Antinuclear

Australian news, and some related international items

America Never Had a Chernobyl. But It Came Close.

  https://www.popularmechanics.com/military/weapons/a27729387/chernobyl-broken-arrows/  

The U.S. kept nuclear accidents like the Damascus Incident secret for decades.

HBO’s Chernobyl is over, but if you’ve seen the series, you’ll remember it for a long time.

Coming on the heels of the mega-hyped Game of Thrones series finale, the five-part miniseries—created and written by Craig Mazin, and directed by Johan Renck—quickly overtook the fantasy story with its astonishing performances and commitment to its immersion in a world that Americans never really understood.

The focus in the discussion around Chernobyl lies where the miniseries has gone: nuclear reactors meant for peaceful energy. The safety of nuclear plants is of upmost importance, but that’s not the only place nuclear energy is located. According to the Bulletin of Atomic Scientists, the Department of Defense maintains an estimated stockpile of approximately 4,000 warheads. Mishaps with these weapons of mass destruction are referred to as “Broken Arrow” accidents.

The United States has officially had approximately 32 of these incidents, often involving the transport of weapons from one location to another. None of these incidents caused a major disaster, let alone a Chernobyl-like event. Two nuclear weapons were dropped on Goldsboro North Carolina in 1961 and are now commemorated with an historical marker. But there’s no such memorial for the 1980 accident in which a Titan II missile carrying a thermonuclear reactor exploded near Damascus, Arkansas.

Chernobyl offers a new chance to examine these Broken Arrows. Fortunately, both the stories of Goldsboro, the Damascus Incident, and other Broken Arrows have already been documented in the film Command and Control, directed by Robert Kenner and based on a book by Eric Schlosser.

Available on PBSNetflix, and other streaming services, the documentary shows that the story of lies and of nuclear mismanagement is not limited to Soviet borders.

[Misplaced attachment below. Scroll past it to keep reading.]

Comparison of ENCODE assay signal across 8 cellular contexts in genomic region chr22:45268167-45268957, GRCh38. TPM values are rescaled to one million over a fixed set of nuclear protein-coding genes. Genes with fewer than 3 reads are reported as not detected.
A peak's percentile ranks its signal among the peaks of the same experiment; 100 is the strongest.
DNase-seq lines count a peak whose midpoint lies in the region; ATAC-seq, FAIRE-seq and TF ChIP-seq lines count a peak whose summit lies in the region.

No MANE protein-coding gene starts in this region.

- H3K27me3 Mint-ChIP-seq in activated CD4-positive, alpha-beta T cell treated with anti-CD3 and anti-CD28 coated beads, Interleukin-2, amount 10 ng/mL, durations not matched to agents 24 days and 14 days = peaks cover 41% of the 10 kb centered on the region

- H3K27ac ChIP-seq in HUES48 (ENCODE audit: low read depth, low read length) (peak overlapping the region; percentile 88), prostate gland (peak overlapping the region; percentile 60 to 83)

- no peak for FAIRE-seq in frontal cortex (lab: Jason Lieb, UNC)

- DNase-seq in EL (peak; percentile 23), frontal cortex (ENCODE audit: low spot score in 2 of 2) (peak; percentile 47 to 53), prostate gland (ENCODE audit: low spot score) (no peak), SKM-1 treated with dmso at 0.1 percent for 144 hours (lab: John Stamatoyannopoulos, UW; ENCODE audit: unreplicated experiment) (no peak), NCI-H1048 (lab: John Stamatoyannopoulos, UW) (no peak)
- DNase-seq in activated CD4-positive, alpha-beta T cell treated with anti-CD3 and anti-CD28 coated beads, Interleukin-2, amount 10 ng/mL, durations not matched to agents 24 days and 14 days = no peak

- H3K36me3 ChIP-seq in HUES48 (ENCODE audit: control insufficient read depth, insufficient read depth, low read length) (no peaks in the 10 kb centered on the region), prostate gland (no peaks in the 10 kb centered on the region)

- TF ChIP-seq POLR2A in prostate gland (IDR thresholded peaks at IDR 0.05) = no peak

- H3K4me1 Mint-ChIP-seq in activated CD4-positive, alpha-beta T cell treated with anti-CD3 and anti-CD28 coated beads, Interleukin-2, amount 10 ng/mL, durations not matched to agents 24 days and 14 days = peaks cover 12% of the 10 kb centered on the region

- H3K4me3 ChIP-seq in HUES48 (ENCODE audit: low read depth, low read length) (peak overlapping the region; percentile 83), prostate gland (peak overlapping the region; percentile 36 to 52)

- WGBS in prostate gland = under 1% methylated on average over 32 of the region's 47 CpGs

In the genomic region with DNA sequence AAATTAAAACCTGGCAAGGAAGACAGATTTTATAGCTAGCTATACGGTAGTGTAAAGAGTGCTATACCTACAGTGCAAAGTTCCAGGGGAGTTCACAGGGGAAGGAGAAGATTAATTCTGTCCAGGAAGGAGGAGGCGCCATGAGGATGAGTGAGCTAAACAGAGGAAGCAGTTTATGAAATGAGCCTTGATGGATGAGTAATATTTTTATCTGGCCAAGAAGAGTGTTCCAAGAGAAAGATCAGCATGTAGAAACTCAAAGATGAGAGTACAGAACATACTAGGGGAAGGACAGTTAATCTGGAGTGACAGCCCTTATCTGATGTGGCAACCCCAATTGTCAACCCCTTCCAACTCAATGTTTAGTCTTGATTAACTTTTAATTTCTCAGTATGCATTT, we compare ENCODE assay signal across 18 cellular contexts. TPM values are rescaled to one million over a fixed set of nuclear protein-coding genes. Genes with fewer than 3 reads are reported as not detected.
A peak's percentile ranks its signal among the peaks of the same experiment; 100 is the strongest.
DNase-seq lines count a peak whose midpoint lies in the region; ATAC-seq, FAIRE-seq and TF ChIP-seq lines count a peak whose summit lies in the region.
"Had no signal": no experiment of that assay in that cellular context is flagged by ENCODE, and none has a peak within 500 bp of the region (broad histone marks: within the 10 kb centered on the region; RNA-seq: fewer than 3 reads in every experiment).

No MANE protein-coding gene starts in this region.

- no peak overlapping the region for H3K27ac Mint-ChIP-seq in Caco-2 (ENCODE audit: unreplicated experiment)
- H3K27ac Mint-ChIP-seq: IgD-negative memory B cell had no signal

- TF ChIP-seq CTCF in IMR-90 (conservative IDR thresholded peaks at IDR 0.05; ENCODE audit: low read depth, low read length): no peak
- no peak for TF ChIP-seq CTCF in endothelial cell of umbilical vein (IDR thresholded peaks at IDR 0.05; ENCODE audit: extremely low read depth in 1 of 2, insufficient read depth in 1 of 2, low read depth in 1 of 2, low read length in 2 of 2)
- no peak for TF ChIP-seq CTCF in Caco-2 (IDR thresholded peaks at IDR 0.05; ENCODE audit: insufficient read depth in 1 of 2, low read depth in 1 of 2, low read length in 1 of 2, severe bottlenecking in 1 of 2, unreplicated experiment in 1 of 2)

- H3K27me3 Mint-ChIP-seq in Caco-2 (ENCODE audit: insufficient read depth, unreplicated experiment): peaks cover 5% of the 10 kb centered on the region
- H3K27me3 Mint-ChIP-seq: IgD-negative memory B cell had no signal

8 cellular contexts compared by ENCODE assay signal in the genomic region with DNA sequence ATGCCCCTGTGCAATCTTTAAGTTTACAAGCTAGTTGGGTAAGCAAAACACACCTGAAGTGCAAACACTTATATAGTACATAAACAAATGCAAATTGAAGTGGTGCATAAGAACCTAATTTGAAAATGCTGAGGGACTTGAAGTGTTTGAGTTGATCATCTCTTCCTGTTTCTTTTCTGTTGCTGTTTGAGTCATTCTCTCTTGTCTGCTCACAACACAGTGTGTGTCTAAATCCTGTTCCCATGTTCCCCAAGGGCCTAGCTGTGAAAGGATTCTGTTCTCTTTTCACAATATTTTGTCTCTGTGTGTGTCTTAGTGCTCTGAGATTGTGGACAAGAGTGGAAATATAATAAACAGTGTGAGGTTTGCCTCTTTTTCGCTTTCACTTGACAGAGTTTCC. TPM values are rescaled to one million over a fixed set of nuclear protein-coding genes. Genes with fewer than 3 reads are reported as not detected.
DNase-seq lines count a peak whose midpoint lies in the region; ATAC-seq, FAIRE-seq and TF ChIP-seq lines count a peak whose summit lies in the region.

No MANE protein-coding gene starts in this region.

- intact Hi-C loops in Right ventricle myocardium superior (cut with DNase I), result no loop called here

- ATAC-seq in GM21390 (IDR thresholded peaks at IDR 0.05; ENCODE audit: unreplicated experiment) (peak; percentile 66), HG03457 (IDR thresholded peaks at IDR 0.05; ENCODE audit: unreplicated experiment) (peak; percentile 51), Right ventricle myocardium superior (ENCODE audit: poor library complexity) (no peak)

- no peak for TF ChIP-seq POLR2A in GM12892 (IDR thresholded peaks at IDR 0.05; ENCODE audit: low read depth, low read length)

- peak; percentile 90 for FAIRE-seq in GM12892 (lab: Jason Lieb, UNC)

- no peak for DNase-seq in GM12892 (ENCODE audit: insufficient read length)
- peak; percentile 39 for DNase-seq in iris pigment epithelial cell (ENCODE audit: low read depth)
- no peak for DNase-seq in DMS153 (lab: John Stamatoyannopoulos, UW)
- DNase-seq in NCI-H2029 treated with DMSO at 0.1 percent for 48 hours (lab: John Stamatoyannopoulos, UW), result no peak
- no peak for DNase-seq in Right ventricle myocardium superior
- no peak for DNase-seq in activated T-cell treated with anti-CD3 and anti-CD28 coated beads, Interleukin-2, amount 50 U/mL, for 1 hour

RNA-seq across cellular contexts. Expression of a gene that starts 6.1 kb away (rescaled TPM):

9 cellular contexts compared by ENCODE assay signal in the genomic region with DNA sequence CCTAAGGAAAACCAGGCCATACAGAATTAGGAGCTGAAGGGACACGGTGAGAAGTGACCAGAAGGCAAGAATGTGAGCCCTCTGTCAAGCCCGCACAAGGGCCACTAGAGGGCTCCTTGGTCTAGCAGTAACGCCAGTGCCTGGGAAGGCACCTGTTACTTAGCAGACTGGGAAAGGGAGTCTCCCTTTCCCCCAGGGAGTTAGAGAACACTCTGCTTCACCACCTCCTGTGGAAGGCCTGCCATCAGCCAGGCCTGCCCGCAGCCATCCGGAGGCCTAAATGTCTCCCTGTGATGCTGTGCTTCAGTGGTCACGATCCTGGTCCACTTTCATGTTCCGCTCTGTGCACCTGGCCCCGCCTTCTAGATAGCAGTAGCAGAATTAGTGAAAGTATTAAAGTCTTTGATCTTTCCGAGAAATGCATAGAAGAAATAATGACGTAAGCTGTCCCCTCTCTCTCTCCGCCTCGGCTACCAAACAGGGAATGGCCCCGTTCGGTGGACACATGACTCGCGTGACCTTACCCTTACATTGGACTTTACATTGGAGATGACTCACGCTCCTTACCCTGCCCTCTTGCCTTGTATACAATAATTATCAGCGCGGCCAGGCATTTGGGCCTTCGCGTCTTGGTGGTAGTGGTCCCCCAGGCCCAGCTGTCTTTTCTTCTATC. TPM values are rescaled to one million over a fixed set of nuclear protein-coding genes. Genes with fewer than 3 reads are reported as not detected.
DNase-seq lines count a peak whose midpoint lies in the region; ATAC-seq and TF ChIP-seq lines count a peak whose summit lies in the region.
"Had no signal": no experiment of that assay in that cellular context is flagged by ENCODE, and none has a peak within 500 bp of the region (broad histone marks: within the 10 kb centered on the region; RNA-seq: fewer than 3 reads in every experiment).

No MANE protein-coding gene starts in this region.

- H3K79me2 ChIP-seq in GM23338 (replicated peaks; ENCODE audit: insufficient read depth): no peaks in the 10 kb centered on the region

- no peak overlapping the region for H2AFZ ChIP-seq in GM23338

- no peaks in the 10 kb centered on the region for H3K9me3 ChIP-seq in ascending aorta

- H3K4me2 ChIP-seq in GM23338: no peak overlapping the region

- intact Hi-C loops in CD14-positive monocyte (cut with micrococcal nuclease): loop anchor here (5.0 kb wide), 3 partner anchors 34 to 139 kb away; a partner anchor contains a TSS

On September 18, 1980, routine maintenance on an Titan II went awry. A Propellant Transfer System (PTS) team was working on the missile under the authority of the Air Force. A ratchet was used instead of a torque wrench, and that was all it took for a socket from the missile’s oxidizer tank to fall 80 feet down, where a freak bump allowed it to puncture the missile’s first-stage fuel tank.

Efforts to stabilize the missile failed, and late into the night, it exploded. Two men sent in to vent the gas were presumed dead. One of them, Senior Airman David Livingston, died 12 hours later. The nuclear warhead was later found in a field.

There are many differences between Damascus and Chernobyl, of course. Honesty was maintained within the chain of command, although the man who dropped the socket had trouble articulating the truth of the situation for half an hour afterward. And while safety protocols couldn’t keep the 7-story missile from exploding, they did keep the warhead in check.

But when it comes to nuclear incidents, Command and Control makes it clear that the U.S. shares more with the scientists of Chernobyl than many feel comfortable to admit.

There may not be a deeply embedded culture of lying stateside, but the U.S. was as willing to cover up the truth of Damascus, as well as thousands of other nuclear accidents, for decades. And when it came down to the final decision making in Damascus, the documentary paints a picture of an out-of-touch Strategic Air Command that issued commands without any understanding of the situation on the ground—decisions that resulted in Livingston’s death.

Mazin has made it clear that his Chernobyl is not primarily focused on nuclear power. It’s a complex subject, as Valery Legasov, played masterfully by Jared Harris, makes clear in the final episode. But perhaps the greatest similarity between Damascus and Chernobyl was the confident belief that nuclear power could be safely managed at all.

Explaining how nuclear power works in a Soviet court, Legasov describes a dance that can generate tremendous energy. But as Adam Higginbottom shows in Midnight in Chernobyl, it’s a dance that people have been trying to get right for many years.

The Soviet system might have set up the scientists at V.I. Lenin Nuclear Power Plant for failure. But even with the best dancers in the world, there’s eventually a missed step.

June 8, 2019 - Posted by | General News

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